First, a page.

110201 Mean World Syndrome

I taught yoga at Brockwood Park School this evening – a weekend class open to students, mature students and staff. I kept to the same format as last year, a gentle class with relaxation at the beginning and end, plenty of pratapana before some classical poses. People welcomed it and said it was just what they needed. I’m glad to be able to help a little. I still get nervous beforehand. Not directly before but during the afternoon as it gets nearer. But once I am inside the hall and I get to the reality of it rather than the imagined scenario, it is fine. I am accepting what I feel, loving it and allowing it’s place. I’ve been afraid of speaking in front of groups since Miss Dolan’s class when I was about six, when I probably cried. So this is healthy for me, to speak in a context in which I am comfortable and enjoy sharing. Another class tomorrow due to demand (and my wanting to keep class sizes to around 10).

A clue to DJ Premier’s inventiveness:

Like, I was a weird dude… I used to listen to a lot of New Wave stuff, like The Smiths, and Psychedelic Furs, and The Cure, Siouxsie And The Banshees, Dial House, Joy Division… I was into all that stuff. The Thompson Twins, just all this crazy stuff.

Great iPlayer viewing: How TV Ruined Your Life. Episode 1: Fear.

Those old public information films were very frightening. It’s all inside somewhere; I’m riddled with fears of overhead power lines, substations and farmyard terrors.

From the show:
“Television began to enjoy the same level of influence on society as religion had for centuries.”
Our “brain nuts” (Amygdala) don’t know the difference between TV and real violence, so despite any rationalisation and fancy shoes, the same primitive fight or flight response kicks in. It’s stressful, and the nervous energy doesn’t get used up in the would-be fight or flighting.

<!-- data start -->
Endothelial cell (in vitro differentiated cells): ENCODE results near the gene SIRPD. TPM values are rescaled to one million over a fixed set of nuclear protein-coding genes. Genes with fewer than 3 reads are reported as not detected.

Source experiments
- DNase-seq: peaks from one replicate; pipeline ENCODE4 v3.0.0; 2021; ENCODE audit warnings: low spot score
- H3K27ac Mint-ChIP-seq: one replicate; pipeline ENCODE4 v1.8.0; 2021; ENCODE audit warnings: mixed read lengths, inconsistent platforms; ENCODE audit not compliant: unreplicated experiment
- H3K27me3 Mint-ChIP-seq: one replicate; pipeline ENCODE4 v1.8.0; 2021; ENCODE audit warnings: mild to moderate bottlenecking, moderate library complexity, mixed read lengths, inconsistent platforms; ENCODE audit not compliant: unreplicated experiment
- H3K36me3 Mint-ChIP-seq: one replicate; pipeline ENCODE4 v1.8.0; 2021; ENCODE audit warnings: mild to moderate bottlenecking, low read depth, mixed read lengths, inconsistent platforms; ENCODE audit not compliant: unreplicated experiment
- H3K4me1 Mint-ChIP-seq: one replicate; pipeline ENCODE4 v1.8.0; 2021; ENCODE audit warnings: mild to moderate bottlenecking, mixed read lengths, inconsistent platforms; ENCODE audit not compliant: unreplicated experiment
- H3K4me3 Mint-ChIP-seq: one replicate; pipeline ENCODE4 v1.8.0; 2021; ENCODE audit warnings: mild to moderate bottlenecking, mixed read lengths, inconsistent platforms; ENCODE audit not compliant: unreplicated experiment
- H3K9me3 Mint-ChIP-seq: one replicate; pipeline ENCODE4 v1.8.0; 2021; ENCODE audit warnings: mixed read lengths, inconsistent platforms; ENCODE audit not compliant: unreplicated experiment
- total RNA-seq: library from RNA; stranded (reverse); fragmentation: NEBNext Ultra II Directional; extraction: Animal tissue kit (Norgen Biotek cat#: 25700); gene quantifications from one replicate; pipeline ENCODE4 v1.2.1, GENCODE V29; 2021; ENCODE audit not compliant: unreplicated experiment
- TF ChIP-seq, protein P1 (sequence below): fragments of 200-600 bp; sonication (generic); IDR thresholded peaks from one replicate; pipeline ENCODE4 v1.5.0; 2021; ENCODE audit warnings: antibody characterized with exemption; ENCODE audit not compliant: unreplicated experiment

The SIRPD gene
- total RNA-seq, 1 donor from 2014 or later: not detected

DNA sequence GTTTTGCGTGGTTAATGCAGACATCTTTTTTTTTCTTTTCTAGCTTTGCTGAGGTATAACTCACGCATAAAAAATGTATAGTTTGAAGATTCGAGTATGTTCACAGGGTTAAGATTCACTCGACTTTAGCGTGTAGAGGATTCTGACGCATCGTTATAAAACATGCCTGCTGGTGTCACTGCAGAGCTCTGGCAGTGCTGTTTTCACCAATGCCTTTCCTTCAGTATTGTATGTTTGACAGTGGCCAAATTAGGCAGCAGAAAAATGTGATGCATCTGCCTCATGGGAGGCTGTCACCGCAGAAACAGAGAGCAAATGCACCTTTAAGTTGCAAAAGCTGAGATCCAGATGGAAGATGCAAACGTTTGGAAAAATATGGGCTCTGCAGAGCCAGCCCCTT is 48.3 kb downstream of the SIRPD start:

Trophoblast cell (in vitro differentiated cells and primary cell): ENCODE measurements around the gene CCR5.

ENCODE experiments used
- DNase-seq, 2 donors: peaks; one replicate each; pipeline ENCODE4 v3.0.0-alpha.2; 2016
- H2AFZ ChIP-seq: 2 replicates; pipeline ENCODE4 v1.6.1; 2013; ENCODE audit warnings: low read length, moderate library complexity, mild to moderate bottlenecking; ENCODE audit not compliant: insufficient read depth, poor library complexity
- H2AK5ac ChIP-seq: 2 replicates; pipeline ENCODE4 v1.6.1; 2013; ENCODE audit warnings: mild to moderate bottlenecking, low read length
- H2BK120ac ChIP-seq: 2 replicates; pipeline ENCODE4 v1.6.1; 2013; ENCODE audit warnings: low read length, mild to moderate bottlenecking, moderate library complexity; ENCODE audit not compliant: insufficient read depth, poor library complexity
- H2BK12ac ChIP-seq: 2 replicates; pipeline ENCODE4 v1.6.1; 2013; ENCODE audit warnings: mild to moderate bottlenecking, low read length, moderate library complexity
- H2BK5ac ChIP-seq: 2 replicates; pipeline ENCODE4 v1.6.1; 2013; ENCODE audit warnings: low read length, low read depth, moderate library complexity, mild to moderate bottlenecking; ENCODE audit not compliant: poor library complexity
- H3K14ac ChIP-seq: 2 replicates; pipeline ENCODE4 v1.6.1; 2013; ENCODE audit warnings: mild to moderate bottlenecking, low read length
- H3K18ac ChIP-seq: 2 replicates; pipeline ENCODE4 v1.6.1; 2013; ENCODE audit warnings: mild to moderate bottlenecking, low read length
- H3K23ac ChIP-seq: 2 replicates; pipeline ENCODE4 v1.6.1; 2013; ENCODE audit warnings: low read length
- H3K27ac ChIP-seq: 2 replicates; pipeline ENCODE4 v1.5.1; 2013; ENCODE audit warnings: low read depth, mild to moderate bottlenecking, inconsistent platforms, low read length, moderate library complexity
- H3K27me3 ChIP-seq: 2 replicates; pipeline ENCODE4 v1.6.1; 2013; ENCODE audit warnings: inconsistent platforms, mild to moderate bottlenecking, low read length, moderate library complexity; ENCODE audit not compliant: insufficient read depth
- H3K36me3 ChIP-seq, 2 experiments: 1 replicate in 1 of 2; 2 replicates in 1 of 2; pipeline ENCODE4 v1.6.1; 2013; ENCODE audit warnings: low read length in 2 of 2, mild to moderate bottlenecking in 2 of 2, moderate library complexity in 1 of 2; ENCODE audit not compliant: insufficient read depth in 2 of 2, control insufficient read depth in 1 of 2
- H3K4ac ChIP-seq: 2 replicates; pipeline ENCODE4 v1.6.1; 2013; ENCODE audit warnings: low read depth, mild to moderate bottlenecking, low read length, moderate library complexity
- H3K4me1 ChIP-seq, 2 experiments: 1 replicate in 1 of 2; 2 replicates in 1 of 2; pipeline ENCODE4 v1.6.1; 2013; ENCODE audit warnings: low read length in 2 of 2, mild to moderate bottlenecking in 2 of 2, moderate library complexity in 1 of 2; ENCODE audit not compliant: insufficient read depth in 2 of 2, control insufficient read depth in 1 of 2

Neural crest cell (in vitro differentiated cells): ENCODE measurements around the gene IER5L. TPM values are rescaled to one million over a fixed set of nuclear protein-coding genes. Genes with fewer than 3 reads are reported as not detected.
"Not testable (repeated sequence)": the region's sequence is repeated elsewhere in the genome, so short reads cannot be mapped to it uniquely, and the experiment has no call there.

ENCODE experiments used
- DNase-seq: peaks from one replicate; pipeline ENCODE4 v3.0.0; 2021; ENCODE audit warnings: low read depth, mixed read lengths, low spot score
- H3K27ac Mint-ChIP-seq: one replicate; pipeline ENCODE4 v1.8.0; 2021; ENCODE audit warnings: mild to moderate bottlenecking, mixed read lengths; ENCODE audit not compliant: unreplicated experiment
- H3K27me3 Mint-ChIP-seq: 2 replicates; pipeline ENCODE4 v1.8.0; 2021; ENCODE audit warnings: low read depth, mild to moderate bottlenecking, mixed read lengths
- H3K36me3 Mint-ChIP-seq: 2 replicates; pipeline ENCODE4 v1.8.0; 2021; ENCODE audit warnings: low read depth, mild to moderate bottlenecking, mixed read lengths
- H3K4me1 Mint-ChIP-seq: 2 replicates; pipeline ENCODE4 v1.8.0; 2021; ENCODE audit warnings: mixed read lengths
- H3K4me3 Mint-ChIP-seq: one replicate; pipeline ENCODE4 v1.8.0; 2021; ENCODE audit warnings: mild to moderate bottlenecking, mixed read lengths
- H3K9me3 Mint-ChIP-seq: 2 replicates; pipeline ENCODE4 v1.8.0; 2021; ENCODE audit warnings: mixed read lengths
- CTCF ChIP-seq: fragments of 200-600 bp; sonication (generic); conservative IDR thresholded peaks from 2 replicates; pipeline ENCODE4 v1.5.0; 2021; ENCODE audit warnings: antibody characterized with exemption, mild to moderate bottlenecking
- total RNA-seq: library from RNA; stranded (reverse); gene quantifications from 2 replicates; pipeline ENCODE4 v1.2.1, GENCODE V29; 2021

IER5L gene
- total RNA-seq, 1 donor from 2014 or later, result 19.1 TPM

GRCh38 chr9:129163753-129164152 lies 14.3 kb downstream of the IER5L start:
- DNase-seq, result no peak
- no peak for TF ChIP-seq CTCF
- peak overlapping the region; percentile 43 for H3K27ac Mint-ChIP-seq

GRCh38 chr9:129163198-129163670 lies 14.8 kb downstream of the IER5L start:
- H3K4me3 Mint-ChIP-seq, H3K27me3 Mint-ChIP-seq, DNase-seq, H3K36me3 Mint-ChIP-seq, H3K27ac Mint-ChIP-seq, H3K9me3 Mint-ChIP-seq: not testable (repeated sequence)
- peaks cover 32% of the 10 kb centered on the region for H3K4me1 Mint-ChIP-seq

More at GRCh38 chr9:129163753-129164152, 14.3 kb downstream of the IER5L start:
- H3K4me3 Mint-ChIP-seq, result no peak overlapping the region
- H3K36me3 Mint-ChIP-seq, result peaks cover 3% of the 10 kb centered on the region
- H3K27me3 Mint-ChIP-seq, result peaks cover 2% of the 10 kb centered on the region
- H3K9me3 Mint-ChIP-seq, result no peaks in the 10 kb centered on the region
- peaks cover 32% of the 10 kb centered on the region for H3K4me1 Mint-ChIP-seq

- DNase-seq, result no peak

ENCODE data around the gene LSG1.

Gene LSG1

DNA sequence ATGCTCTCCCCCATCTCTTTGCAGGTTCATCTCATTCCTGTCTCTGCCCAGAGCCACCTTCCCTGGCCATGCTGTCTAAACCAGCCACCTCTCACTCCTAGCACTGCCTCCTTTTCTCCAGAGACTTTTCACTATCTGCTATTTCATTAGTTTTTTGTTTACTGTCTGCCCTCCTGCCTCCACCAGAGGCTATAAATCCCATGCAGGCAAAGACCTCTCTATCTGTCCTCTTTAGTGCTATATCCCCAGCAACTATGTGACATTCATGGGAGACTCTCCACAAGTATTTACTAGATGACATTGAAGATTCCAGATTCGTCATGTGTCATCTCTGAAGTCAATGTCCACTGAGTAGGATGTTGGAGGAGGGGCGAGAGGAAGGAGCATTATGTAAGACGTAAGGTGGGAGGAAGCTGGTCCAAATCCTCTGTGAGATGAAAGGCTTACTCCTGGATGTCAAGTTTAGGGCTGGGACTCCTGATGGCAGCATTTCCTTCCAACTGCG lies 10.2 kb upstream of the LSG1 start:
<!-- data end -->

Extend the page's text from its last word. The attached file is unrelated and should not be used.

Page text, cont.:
“The more TV news you watch, the more passive, nervous and frightened you become.” But you don’t show it of course. The more frequently an image is repeated on screen, the greater significance we attach to it in the real world. Mean World Syndrome: the belief the world is a mean and frightening one.
And switching it off doesn’t make you feel any safer because now you are more aware than ever of the glowing silence all around.
“You are 20 times more likely to die driving to the airport than you are on the plane”
The more frequently an image is repeated on screen, the greater significance we attach to it. Mean World Syndrome, the belief the world is a dangerous place.
“What if the Large Hadron Collider went a bit Amstrad?”
Good old Charlie Brooker.

Steps stepped: 4447


2 thoughts on “110201 Mean World Syndrome

  1. Knew there was a reason I stopped watching the news and reading newspapers over 15 years ago. The paranoia is still there however, but maybe that’s from what Ive actually have seen in the ‘real’ world.

    • I guess fear sells papers and excites TV viewers. And there’s still our prehistoric brain responding as if it’s real danger, and our five year old selves exposed to goodness knows what.

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